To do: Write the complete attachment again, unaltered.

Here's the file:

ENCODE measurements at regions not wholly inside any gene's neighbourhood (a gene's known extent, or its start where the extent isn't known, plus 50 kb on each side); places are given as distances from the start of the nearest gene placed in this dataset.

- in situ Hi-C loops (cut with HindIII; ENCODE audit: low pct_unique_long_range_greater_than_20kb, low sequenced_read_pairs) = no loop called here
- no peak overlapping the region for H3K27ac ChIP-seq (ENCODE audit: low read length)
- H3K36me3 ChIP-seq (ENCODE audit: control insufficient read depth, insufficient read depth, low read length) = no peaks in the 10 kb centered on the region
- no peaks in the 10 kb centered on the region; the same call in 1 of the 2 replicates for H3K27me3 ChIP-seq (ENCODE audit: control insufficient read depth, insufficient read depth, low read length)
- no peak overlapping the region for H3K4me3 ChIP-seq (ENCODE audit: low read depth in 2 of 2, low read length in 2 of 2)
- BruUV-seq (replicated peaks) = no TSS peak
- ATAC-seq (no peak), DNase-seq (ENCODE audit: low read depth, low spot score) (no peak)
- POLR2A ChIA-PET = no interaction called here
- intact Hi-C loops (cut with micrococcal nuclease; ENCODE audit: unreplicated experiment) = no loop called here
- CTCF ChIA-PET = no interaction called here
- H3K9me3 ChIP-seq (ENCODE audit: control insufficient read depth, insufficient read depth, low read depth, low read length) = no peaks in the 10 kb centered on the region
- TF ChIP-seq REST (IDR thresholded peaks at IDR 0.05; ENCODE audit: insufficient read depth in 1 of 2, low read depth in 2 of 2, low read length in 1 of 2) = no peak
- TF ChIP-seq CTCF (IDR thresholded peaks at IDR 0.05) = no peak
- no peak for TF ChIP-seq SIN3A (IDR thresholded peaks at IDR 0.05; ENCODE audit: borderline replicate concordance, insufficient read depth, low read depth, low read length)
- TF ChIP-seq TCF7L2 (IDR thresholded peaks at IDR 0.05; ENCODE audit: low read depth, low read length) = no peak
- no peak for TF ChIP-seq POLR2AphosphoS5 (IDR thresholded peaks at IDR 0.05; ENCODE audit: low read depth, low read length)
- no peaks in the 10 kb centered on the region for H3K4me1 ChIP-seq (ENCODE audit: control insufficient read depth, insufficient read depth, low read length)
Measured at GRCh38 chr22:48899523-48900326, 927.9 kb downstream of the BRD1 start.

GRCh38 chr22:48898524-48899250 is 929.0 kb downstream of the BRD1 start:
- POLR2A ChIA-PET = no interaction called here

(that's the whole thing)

ENCODE measurements at regions not wholly inside any gene's neighbourhood (a gene's known extent, or its start where the extent isn't known, plus 50 kb on each side); places are given as distances from the start of the nearest gene placed in this dataset.

- in situ Hi-C loops (cut with HindIII; ENCODE audit: low pct_unique_long_range_greater_than_20kb, low sequenced_read_pairs) = no loop called here
- no peak overlapping the region for H3K27ac ChIP-seq (ENCODE audit: low read length)
- H3K36me3 ChIP-seq (ENCODE audit: control insufficient read depth, insufficient read depth, low read length) = no peaks in the 10 kb centered on the region
- no peaks in the 10 kb centered on the region; the same call in 1 of the 2 replicates for H3K27me3 ChIP-seq (ENCODE audit: control insufficient read depth, insufficient read depth, low read length)
- no peak overlapping the region for H3K4me3 ChIP-seq (ENCODE audit: low read depth in 2 of 2, low read length in 2 of 2)
- BruUV-seq (replicated peaks) = no TSS peak
- ATAC-seq (no peak), DNase-seq (ENCODE audit: low read depth, low spot score) (no peak)
- POLR2A ChIA-PET = no interaction called here
- intact Hi-C loops (cut with micrococcal nuclease; ENCODE audit: unreplicated experiment) = no loop called here
- CTCF ChIA-PET = no interaction called here
- H3K9me3 ChIP-seq (ENCODE audit: control insufficient read depth, insufficient read depth, low read depth, low read length) = no peaks in the 10 kb centered on the region
- TF ChIP-seq REST (IDR thresholded peaks at IDR 0.05; ENCODE audit: insufficient read depth in 1 of 2, low read depth in 2 of 2, low read length in 1 of 2) = no peak
- TF ChIP-seq CTCF (IDR thresholded peaks at IDR 0.05) = no peak
- no peak for TF ChIP-seq SIN3A (IDR thresholded peaks at IDR 0.05; ENCODE audit: borderline replicate concordance, insufficient read depth, low read depth, low read length)
- TF ChIP-seq TCF7L2 (IDR thresholded peaks at IDR 0.05; ENCODE audit: low read depth, low read length) = no peak
- no peak for TF ChIP-seq POLR2AphosphoS5 (IDR thresholded peaks at IDR 0.05; ENCODE audit: low read depth, low read length)
- no peaks in the 10 kb centered on the region for H3K4me1 ChIP-seq (ENCODE audit: control insufficient read depth, insufficient read depth, low read length)
Measured at GRCh38 chr22:48899523-48900326, 927.9 kb downstream of the BRD1 start.

GRCh38 chr22:48898524-48899250 is 929.0 kb downstream of the BRD1 start:
- POLR2A ChIA-PET = no interaction called here